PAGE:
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Table Of Contents

1 Introduction
2 Climate Change
3 The Urgent Need for Energy
4 The Environmental Impact of Energy
5 Carbon Capture and Storage
6 Stabilising Atmospheric Carbon Dioxide Concentrations
7 Geo-Engineering as a Means of Stabilising Climate
8 Energy Sources, Energy Carriers and Energy Uses
9 A Matter of Scales
10 Small Carbon-Neutral Energy
10.1 Ocean Tides, Waves and Currents
10.2 Hydroenergy
10.3 Wind
10.4 Biomass
10.5 Geothermal
11 The Three Truly Big Energy Resources
11.1 Nuclear Energy
11.2 Solar Energy
11.3 Fossil Fuels with Carbon Dioxide Capture and Storage
11.4 Summary
12 Capture of Carbon Dioxide Directly from Ambient Air
13 A Revolution in the Energy Sector
14 Conclusions
Development for Technology Deployment
2 Reasons for Incentivising CCS Capture Projects
Deployment
3 Features of Effective Incentives for Power Plants with CCS
4 Example CCS Incentives for the Electricity Sector
Plants
4.2 Electricity Emissions Performance Standards (EPSs)
4.3 A Sectoral CCS Standard
Ready (CCR) Plants
6 Conclusions
Acknowledgements
Commercial Deployment
1 Background
2 CCS Programs and Strategies
2.1 General Policy
2.2 Governmental CCS Initiatives and Funding
2.3 Black Coal Mining Industry Initiatives
3 CCS R&D Activities in Australia
Organisation (CSIRO)
Technologies (CO2CRC)
3.3 Centre for Low Emission Technology (cLET)
3.4 University Research Activities
4 CCS Projects in Australia
4.1 Commercial-Scale Projects Incorporating CCS
4.2 Large-Scale Demonstration Projects
4.3 Pilot-Scale Demonstrations
4.4 Storage Projects
5 CCS Legislation and Regulation
5.1 Regulatory Guiding Principles
Storage Act 2006 (OPA)
5.3 State CCS Legislation
6 CCS Challenges in Australia
3 The Economic Case for UCG
4 An Introduction to UCG Technology
4.1 Gasification Configuration and Control
4.2 Directional Drilling
5 Current Status of UCG Deployment Worldwide
5.1 UK and Europe
5.2 North America
5.3 Asia
5.4 Australia
5.5 Africa
7 Approaches to Environmental Risk Assessment
8 Linking UCG to CCS
9 North East England Case Study
10 Concluding Remarks on Scale of Opportunity and Challenges
1 Overview
Industry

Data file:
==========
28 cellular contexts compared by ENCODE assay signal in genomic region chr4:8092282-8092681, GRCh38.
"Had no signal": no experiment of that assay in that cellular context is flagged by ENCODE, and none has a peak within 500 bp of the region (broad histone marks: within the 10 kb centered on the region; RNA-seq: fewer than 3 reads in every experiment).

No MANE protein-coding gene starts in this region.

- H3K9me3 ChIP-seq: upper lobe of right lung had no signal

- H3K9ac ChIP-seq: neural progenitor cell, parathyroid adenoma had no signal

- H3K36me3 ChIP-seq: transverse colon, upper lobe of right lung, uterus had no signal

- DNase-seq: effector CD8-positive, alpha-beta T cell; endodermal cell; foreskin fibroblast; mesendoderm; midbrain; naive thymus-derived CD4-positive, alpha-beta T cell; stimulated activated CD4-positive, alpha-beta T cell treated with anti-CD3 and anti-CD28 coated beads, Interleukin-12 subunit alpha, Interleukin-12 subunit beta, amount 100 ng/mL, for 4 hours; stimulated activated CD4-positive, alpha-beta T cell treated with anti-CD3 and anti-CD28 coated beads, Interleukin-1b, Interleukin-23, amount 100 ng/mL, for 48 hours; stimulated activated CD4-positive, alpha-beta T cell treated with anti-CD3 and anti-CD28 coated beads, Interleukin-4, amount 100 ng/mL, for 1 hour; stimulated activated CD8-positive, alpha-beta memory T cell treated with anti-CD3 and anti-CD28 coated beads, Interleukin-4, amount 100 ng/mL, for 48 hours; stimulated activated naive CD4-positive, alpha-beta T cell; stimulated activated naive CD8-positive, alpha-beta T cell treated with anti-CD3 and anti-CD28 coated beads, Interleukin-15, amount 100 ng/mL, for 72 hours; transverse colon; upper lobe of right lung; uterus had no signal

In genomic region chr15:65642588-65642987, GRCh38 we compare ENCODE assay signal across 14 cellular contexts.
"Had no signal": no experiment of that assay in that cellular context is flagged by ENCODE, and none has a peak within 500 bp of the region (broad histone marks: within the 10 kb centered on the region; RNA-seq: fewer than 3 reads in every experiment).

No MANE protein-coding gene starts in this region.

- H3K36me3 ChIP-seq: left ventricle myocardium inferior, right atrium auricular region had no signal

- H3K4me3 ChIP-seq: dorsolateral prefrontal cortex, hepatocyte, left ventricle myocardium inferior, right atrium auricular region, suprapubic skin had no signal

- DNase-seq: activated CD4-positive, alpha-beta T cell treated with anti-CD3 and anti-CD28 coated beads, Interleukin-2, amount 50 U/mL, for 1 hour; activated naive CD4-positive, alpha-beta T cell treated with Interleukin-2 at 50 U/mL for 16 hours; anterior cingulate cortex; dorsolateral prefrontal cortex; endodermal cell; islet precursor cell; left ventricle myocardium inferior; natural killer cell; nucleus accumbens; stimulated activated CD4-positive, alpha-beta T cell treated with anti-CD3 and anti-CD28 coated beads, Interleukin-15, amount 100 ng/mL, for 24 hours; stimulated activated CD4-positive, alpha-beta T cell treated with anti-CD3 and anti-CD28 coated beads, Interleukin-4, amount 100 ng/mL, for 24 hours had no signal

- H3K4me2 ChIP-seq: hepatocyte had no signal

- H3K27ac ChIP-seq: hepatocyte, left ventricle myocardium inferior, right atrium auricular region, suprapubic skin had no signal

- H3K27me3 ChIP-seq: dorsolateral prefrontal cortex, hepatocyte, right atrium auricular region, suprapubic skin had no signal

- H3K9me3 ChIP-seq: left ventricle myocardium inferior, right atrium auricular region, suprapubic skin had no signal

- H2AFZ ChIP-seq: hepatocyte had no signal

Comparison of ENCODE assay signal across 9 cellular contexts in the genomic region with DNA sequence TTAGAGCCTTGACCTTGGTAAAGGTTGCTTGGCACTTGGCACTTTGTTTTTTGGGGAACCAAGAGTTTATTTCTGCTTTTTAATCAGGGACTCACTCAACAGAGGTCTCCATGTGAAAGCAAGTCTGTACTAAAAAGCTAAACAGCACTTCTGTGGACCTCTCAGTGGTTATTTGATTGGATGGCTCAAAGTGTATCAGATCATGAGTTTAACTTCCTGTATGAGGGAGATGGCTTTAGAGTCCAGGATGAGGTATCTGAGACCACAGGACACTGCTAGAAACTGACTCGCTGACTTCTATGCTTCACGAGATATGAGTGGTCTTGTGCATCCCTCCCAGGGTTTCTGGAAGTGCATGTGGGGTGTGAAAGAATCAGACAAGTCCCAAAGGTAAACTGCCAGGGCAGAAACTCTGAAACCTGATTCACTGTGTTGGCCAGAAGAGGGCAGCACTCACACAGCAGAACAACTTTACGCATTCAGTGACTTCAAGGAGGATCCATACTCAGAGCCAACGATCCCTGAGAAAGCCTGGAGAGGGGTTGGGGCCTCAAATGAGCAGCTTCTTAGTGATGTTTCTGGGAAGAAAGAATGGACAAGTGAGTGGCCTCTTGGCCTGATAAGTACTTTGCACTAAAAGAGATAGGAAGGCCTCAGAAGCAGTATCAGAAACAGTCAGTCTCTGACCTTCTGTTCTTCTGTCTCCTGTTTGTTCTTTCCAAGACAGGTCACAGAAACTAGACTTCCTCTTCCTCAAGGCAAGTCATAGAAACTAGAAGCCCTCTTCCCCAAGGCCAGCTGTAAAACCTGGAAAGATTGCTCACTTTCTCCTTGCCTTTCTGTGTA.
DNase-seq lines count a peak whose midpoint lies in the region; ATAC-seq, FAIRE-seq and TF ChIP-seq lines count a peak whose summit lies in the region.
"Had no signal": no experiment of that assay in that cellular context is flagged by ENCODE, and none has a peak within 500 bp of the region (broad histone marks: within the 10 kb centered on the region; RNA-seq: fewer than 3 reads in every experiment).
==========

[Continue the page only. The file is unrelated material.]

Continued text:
2 Carbon Dioxide Emissions in Cement Manufacture
2.1 Cement Manufacture
2.2 Incentives for Carbon Reduction
2.3 Costs Associated with Carbon Emissions
3 Options for Mitigation
3.1 Mitigation in Cement Manufacture
3.2 Carbon Capture and Cement Manufacture
3.3 Removing Barriers to Development
4 Conclusions
Geological Storage of Carbon Dioxide
2 Geology and CO2 Storage
2.1 Rock Characteristics
2.2 CO2 Properties and Geological Storage
2.3 Pressure
4.2 Underground Coal Gasification Cavities
4.3 CO2 Storage as CO2 Hydrates
4.4 CO2 Storage in Igneous/Metamorphic Rocks
5 Storage Capacity
5.1 The Resource Pyramid
5.2 Estimating Storage Capacity
6 Storage Site Operation
6.1 Geological Characterisation
6.2 Risk Assessment
6.3 Measurement, Monitoring and Verification (MMV)
6.4 Leakage
7 Public Awareness of CO2 Storage
8 Conclusions
1.2 Decomposition
1.3 Soil Organic Matter
1.4 Characteristics and Age of Soil Carbon
1.5 Losses to Water
2 Factors Influencing Carbon Accumulation
2.1 Climate
2.2 Plant Inputs
2.3 Other Organic Inputs
2.4 Tillage
2.5 Grazing
2.6 Drainage/Irrigation
2.7 Erosion
2.8 Fire Cycles
Characteristics
3.1 Arable
3.2 Grassland
3.3 Forest/Woodland
3.4 Semi-Natural
3.5 Land-Use Change
4 Climatic Zones other than Cool Temperate
4.1 Warm Temperate
4.2 Tropical
5 The Quantification of Carbon-Sequestration Strategies
5.1 Worldwide Soil Carbon Sequestration Potential
5.2 Soil Carbon Sequestration Potential for Europe
5.3 Soil Carbon Sequestration Potential for the UK
5.4 Biochar Additions
5.5 Other Greenhouse Gases and Carbon Equivalents
5.6 Whole Cycle Analysis
6 Limitations and Challenges
6.1 Realistic Goals
6.2 Upper Limits and Timescales
6.3 Competing Processes
Carbon Capture and Storage in Forests
Mitigation
2 Carbon Pools and Flows in Forests
3.1 A Focus on the United Kingdom
3.2 A Focus on Transitional Countries of Ukraine and Slovakia
3.3 A Focus on The Netherlands
4 A Focus on Tropical Forests
Forests
7 Social Considerations of Carbon Sink and Storage in Forests
1 Summary
2 Carbon Uptake by Oceans
Carbon in Seawater
2.2 Carbon Fixation and Controlling Factors
3 Carbon Transport and Storage by Oceans
3.1 The Solubility Pump
3.2 The Biological Pumps
4 Consequences of Too Little Uptake
Climate
4.2 Changes in Net Primary Productivity
5 Consequences of Too Much Uptake
5.1 Ocean Acidification
5.2 Oxygen Depletion and Harmful Algal Blooms (HABs)
1.1 Methane: Marine Sources and Sinks
1.2 Arctic Ocean Methane and Global Warming
2 Methane Hydrates
2.1 Methane Hydrates and Hydrate Stability
2.2 The ‘Clathrate Gun’ Hypothesis
2.3 Methane Hydrates – Arctic Ocean
2.4 Methane Hydrate Exploitation in the Arctic
3 Permafrost
3.1 Permafrost Relevance to Methane
3.2 Permafrost and Global Warming
4 Methane in the Arctic Ocean
4.1 Distribution, Sources and Sinks
4.2 Methane and Sea-Ice
5 Conclusions
Subject Index
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carbon capture - Sequestration and Storage 2010.pdf

carbon capture - Sequestration and Storage 2010.pdf

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Published by Wladimir Mosquera

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Published by: Wladimir Mosquera on Dec 09, 2013
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